Gov.-elect Janet Mills speaks to reporters Wednesday, Nov. 7, 2018, in Portland, Maine. Mills will be the state's first woman governor. Credit: Robert F. Bukaty | AP

PORTLAND, Maine — Democrat Janet Mills said Wednesday that her top priorities as Maine’s next governor will be expanding Medicaid as voters demanded in 2017, lowering health insurance premiums and tackling the opioid crisis that has claimed hundreds of lives.

Just hours after claiming victory over Republican businessman Shawn Moody and independent state treasurer Terry Hayes, Mills paid a visit to a waterfront diner where she shook voters’ hands and thanked them for their support.

Fulfilling her priorities will be easier, she said, because Democrats won control of the Maine Senate and widened their majority in the House. It’ll be the first time since 2010, when Republican Gov. Paul LePage was elected to his first term, that one party has control of both the Blaine House and the Statehouse.

[Janet Mills wins race to succeed LePage as Maine’s next governor]

She said a Democratic-controlled Legislature will help her accomplish her goals of making progress on health care and climate change.

“These are not necessarily partisan issues,” she told reporters before having breakfast.

Mills, who is currently Maine’s attorney general, will become the first woman to serve as governor in January when she’s sworn into office.

Asked about the milestone, Mills replied, “I like to think I’m the most qualified person for the job, first and foremost.” She added that she wants girls to know they can achieve any goal.

In her victory speech, Mills pledged to usher in an era of “open doors” and collaboration in state government. She also vowed to change the tone after eight years of LePage’s combative style, and to fight Trump administration policies on environmental, immigration and welfare.

Doris Santoro, a Bowdoin College professor, told the governor-elect she was excited to tell her daughter the state will have a female governor.

“I am just ready to have an end to the misogyny and racist bluster,” she said. “I’m tired of Maine being in the limelight for the horrific statements made by the current governor. They have no place in a civil society.”

[Your guide to what’s next after Maine’s historic 2018 election]

The gubernatorial race resulted in an advertising blitz, and liberal out-of-state groups outspent Republicans on attack ads on behalf of Mills. Mills spent roughly $3 million and outside groups spent at least $7.7 million to boost her, while total spending for Moody’s campaign was $5.8 million, according to the campaign finance reports.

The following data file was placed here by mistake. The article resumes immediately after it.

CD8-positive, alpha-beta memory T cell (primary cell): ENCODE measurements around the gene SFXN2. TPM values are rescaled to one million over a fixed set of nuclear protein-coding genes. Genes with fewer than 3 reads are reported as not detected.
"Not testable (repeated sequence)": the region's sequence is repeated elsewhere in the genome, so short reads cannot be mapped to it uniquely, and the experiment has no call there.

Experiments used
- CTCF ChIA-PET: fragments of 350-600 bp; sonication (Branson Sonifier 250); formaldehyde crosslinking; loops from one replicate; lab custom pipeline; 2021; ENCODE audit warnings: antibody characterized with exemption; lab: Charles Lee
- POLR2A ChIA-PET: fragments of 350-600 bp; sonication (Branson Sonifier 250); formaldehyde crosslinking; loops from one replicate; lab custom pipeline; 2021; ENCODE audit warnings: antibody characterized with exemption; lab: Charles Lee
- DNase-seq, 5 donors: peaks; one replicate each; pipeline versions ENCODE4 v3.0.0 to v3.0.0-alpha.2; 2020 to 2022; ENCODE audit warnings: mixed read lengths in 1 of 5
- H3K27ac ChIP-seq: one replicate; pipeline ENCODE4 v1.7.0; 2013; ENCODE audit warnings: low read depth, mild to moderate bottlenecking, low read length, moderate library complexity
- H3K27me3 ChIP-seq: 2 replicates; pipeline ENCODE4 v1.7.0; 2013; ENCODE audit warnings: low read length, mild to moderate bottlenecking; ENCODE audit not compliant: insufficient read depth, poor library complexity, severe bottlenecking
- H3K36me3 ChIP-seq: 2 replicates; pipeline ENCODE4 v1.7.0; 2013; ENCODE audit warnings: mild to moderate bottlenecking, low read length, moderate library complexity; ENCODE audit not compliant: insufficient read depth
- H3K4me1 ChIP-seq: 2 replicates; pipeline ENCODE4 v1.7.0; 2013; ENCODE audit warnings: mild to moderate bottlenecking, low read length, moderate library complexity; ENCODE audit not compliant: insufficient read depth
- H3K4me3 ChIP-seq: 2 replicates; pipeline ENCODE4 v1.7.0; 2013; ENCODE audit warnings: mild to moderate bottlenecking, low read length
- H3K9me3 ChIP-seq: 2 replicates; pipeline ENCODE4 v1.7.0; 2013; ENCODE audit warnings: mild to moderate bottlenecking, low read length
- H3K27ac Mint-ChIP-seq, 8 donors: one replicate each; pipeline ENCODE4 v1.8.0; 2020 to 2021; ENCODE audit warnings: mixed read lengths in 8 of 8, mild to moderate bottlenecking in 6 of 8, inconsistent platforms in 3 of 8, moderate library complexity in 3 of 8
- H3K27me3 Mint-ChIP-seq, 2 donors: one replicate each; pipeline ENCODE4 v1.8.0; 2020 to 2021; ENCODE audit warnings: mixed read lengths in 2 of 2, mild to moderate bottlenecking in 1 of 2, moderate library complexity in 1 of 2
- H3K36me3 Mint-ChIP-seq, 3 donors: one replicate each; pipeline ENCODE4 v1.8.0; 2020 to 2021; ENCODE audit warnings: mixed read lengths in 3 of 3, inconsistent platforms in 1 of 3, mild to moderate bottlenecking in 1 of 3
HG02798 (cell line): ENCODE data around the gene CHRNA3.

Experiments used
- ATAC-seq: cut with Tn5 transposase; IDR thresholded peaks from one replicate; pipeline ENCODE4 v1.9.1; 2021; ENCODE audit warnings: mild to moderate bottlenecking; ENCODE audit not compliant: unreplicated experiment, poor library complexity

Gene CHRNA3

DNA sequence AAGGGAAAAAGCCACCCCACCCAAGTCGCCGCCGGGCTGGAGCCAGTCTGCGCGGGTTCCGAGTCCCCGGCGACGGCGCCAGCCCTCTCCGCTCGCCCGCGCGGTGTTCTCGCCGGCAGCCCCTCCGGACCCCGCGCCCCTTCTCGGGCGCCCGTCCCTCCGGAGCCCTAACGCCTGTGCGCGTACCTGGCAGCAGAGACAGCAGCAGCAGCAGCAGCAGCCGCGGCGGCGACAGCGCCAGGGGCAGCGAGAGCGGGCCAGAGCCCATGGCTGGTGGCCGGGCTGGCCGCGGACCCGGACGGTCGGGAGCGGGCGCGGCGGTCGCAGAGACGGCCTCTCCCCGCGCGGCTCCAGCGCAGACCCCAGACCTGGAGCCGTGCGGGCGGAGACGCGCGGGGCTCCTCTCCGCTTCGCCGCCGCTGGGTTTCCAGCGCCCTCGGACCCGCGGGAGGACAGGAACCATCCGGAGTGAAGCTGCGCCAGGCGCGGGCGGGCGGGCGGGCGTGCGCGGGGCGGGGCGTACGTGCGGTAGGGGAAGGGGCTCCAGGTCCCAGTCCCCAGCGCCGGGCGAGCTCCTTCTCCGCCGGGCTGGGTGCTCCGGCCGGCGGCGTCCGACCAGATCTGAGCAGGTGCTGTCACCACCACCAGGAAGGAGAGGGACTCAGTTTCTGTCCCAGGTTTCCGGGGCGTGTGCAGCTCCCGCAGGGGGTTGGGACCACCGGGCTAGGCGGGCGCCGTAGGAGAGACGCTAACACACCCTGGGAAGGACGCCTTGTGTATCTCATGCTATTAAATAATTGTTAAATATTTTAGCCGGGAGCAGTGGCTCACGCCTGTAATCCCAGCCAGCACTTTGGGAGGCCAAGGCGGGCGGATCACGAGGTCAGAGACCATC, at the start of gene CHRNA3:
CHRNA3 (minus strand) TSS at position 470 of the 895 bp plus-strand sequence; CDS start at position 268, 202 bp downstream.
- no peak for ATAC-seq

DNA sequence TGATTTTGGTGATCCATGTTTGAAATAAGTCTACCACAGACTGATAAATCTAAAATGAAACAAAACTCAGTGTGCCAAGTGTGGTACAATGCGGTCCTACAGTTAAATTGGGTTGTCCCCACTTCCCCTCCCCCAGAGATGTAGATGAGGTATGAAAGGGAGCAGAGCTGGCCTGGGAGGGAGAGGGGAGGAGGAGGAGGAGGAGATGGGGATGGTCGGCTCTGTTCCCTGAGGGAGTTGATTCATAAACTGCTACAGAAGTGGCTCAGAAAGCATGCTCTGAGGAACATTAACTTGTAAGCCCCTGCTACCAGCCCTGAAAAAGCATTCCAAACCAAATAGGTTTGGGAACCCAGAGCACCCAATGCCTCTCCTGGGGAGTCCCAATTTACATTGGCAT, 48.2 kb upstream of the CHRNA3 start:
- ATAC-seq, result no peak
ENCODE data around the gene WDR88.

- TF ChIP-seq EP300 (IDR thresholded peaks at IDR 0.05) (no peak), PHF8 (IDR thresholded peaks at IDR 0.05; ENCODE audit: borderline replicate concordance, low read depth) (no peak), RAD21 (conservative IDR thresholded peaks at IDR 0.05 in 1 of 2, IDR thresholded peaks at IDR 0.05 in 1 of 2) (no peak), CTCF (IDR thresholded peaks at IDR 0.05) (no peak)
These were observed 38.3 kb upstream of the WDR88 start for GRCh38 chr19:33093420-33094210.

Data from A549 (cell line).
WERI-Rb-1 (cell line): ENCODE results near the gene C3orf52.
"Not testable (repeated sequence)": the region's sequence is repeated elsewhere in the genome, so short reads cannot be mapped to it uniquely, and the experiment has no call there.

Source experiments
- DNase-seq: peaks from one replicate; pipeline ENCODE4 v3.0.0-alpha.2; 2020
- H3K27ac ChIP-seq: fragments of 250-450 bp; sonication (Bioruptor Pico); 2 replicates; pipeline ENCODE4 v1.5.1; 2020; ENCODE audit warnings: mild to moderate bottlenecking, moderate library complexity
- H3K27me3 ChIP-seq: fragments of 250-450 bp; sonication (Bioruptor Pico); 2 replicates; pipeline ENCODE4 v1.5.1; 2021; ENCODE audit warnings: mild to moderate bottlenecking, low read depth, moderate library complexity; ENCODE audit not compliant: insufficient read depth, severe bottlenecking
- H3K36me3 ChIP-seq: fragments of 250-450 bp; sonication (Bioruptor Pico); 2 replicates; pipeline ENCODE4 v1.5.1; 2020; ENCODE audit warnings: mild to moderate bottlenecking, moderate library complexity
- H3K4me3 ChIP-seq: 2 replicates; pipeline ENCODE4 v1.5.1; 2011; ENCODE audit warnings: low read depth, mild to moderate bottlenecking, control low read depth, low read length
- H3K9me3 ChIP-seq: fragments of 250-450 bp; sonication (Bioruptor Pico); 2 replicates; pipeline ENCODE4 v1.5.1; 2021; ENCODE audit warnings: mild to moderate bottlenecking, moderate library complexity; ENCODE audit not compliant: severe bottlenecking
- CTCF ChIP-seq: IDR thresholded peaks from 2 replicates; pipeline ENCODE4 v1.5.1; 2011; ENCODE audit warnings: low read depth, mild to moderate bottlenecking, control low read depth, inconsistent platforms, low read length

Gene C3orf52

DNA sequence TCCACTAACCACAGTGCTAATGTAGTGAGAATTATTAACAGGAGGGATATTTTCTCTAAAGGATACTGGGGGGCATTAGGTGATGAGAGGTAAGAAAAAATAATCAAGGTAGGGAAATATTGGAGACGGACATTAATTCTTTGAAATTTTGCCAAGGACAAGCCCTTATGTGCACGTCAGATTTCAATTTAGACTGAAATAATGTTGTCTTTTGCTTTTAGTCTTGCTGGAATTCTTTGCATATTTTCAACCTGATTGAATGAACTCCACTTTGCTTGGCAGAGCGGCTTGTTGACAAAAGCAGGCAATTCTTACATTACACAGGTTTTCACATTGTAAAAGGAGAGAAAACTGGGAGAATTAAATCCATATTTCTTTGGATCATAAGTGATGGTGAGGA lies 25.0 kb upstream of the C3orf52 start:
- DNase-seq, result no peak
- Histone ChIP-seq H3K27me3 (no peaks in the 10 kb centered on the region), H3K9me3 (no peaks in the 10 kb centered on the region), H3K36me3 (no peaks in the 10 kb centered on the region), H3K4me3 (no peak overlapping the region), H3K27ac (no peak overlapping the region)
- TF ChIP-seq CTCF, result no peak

The entire field of candidates agreed the firebrand LePage steadied finances in an aging, rural, economically stagnant state.

The new governor will face key decisions on the future of Medicaid expansion and marijuana retail sales, which have been delayed since voters approved them in 2017 and 2016, respectively.

Mills said she’d reverse LePage-era cutbacks to public food assistance. She said she’ll quickly implement voter-approved Medicaid expansion that the governor has held up in court over his fiscal concerns.

[See all 2018 election coverage]

Mills has called for more grants and loans to spur broadband projects and encourage Mainers to return to the state and work remotely. She also lambasted the governor for pulling out of off-shore wind projects.

In the campaign, Mills fought off attacks from LePage, who has lodged unsuccessful and ongoing lawsuits claiming she abused her power while serving as attorney general. She said she’s fought for Maine’s residents as an independent constitutional officer with the legal authority to determine what’s in the state’s public interest.

She said Wednesday that LePage has hampered her efforts by preventing her office from filling vacancies and stopped the flow of budgeted state funding to her office for legal services provided to state agencies.

The governor, meanwhile, has pledged to keep working up until his last day in office.

The voting came against a backdrop of Democratic anger over the election of President Donald Trump. Democratic enthusiasm was underscored by a large advantage over Republicans in the number of absentee ballots.